What actually is a 'sleep regression' anyway? We recently have started a series of posts about key milestones and the impact on sleep. However, we would like to take one step back and look at what a ‘sleep regression’ actually is. In a nutshell, sleep goes on the back burner for your baby or child. The more we can understand what's going on, the better placed we are to support our little loves.
An infant’s brain is highly under-developed at birth. It begins to ‘wire’ itself under the influences of social interaction, experiences, and to some extent, with maturity. Unconnected brain cells begin to form connections, which help a baby to link events, people, meanings and learning experiences. This is why a baby initially might cry on the change table during a nappy change, but after several weeks of you reassuring them, and doing the same things in the same order, they begin to calm down. They panic less, and tolerate the task, partly because they know what is coming next.
This might sound trivial, but every single little experience, interaction and learning event will happen due to brain activity. Amazing really, when you think about it. But it means that during a phase of increased learning, if you overload that little person with too many things to think about, they can get overwhelmed.
We often hear from parents about sleep during a phase of acute developmental change. It’s almost as if bub is so busy learning about how to roll over, or how to grab an object, crawl, stand or whatever it is, that sleep goes on the ‘back burner’.
We know it can feel very frustrating and demoralising to have your baby suddenly appear to ‘regress’ in their sleep but we assure you, they have not lost skills. Sleep is simply less of a priority than the other things your baby is learning about or processing at the time.
In fact, we don’t really like the term regression but it’s a reference many parents relate to. We prefer the reference ‘PROGRESSION’ as it’s more of an indication of what’s going on in their wonderful brains.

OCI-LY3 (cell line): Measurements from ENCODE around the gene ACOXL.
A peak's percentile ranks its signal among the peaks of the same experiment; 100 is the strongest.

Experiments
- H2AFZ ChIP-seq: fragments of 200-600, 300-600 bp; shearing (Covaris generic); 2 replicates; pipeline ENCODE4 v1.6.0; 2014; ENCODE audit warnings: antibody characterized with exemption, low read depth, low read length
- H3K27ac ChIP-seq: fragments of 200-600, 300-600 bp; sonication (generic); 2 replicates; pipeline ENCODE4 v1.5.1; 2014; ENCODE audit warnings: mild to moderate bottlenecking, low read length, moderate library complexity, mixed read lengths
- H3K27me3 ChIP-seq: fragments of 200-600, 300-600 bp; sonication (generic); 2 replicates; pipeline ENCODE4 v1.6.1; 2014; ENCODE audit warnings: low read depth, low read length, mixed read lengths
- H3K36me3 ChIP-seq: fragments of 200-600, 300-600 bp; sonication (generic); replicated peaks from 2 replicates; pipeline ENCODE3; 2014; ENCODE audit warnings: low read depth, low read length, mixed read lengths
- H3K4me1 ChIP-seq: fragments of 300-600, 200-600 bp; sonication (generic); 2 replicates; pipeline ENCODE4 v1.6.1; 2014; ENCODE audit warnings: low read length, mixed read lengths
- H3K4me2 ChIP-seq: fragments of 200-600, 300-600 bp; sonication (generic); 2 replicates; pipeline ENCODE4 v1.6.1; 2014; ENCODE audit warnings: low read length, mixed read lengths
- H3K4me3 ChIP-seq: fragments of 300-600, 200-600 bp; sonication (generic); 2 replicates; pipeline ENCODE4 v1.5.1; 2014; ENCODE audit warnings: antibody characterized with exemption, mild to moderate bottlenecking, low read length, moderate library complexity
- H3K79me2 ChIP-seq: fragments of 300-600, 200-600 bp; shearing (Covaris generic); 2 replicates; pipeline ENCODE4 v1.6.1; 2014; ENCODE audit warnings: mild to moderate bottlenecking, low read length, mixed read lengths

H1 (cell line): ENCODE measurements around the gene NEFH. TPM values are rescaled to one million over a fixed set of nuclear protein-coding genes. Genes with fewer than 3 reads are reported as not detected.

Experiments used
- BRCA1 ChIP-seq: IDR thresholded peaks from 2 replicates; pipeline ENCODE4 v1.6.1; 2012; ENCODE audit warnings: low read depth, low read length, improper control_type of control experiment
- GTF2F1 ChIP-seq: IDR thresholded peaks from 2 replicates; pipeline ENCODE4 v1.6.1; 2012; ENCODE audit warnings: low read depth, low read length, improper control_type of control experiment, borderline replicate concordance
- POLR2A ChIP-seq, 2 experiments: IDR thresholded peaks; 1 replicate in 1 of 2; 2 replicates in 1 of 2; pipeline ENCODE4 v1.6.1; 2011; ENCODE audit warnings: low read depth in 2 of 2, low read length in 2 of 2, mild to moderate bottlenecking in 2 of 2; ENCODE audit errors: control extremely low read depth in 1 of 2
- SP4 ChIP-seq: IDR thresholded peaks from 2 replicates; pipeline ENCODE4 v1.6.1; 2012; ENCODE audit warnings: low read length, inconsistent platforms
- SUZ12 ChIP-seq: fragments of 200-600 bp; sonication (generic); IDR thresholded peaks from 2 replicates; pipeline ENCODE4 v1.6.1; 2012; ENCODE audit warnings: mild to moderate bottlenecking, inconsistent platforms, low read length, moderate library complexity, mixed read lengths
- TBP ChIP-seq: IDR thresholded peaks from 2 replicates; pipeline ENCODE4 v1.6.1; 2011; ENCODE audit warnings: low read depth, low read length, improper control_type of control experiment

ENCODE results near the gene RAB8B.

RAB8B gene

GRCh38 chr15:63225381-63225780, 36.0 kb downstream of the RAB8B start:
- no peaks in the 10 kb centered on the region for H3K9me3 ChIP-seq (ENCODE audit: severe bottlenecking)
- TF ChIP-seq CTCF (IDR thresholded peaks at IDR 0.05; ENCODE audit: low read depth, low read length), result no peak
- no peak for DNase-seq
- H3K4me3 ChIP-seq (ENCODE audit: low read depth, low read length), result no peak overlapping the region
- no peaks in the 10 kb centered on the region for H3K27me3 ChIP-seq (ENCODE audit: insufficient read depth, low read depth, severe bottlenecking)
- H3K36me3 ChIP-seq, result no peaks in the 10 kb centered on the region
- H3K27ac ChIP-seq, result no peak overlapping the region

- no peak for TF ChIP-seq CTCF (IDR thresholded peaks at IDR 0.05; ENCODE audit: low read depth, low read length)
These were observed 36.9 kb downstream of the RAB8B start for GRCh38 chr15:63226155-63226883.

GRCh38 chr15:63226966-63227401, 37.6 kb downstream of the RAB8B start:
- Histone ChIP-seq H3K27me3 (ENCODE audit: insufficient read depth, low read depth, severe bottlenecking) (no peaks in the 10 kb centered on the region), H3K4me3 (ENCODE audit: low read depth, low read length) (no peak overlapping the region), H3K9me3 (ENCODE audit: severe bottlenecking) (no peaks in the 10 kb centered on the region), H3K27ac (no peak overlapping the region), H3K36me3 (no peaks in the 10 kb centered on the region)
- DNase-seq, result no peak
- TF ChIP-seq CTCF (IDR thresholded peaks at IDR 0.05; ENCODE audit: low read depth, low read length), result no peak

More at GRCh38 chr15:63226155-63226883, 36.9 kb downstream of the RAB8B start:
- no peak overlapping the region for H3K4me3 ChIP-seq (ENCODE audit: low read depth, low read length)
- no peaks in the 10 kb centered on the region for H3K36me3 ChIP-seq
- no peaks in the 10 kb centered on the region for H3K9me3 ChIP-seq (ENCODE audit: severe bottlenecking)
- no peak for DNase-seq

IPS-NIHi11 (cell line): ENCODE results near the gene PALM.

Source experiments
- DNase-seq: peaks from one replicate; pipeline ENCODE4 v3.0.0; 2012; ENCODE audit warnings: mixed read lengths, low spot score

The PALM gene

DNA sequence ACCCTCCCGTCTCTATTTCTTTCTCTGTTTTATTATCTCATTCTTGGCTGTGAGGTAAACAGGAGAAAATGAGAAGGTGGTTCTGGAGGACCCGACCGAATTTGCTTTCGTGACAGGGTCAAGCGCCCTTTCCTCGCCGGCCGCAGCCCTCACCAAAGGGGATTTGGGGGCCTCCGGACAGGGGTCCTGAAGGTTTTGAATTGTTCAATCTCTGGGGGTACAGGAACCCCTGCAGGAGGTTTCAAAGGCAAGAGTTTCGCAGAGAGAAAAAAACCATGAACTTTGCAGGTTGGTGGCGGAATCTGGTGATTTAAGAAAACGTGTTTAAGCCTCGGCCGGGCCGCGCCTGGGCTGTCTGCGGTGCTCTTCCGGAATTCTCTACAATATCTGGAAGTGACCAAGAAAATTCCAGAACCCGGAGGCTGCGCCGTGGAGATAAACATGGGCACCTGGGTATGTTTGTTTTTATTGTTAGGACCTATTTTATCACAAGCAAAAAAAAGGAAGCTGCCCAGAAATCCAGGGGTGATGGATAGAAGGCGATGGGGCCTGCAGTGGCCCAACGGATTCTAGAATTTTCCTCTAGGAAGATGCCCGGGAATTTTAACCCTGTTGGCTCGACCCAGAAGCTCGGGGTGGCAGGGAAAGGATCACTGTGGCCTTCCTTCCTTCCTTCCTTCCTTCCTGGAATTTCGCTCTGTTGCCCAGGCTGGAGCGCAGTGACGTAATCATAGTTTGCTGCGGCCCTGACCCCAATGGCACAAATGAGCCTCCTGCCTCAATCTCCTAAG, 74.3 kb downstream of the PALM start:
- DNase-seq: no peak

What you likely usually notice is that your baby’s sleep suddenly changes. You might notice any of the following:
• Refusal to nap • Waking soon after falling asleep • Resistance to fall asleep • More night waking • Waking up early in the morning • Waking up seeming upset • Being more cranky or clingy in the day
Often, it’s a combination of many of these things. Nodding at this point?
During any phase of development, babies and children will often feel a little unsettled and need more support or help at sleep times. In fact all of us are like this. Think about a time when you have been studying hard, or learning a new skill. It can be very tiring, but also quite overwhelming and can impact your sleep too.
So the upshot is, your baby who previously didn't struggle with naps and bedtime may need additional help to settle down and go to sleep. The key is how you assist your little ones as they go through these ‘progressions’ without becoming so much a part of the journey that they then are reliant on you or other external props to fall into their wonderful sleep. As we continue to cover various key milestones we will continue to focus on this too.